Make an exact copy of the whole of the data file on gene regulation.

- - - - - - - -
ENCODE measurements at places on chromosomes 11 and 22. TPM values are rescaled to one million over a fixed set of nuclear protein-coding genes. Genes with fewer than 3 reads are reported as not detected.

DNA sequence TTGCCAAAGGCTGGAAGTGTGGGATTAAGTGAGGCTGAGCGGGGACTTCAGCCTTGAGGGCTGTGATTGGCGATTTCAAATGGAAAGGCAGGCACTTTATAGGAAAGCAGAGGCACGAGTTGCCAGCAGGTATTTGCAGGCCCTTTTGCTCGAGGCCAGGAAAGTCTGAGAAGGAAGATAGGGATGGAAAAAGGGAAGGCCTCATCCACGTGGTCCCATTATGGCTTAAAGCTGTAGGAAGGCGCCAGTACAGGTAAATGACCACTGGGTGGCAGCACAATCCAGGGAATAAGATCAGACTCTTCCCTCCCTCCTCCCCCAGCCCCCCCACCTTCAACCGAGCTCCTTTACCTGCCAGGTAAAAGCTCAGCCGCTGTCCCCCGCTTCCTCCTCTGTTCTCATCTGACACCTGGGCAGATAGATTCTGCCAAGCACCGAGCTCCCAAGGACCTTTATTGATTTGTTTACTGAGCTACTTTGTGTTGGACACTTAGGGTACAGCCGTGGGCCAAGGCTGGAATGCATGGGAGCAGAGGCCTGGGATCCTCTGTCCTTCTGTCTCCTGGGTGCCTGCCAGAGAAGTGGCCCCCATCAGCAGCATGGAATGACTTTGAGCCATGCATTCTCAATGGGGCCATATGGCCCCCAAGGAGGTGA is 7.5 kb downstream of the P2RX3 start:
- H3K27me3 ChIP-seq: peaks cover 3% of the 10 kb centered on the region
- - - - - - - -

ENCODE measurements at places on chromosomes 11 and 22. TPM values are rescaled to one million over a fixed set of nuclear protein-coding genes. Genes with fewer than 3 reads are reported as not detected.

DNA sequence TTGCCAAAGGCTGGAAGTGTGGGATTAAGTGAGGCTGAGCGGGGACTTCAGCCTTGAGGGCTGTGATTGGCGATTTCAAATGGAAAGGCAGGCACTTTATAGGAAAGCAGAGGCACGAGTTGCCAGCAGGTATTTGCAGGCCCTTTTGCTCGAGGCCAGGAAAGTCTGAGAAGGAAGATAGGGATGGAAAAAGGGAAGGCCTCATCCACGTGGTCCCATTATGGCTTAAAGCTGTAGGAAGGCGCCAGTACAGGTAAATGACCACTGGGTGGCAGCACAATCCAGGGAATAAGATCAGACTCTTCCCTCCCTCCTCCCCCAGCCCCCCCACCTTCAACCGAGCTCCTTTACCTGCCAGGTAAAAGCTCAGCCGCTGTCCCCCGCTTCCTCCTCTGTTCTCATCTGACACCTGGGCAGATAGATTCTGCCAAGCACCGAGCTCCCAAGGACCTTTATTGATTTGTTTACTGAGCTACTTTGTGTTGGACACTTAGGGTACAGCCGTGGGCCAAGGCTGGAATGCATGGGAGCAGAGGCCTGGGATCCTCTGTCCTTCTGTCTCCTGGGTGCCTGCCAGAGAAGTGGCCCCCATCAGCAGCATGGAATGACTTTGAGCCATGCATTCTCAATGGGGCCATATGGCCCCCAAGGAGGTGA is 7.5 kb downstream of the P2RX3 start:
- H3K27me3 ChIP-seq: peaks cover 3% of the 10 kb centered on the region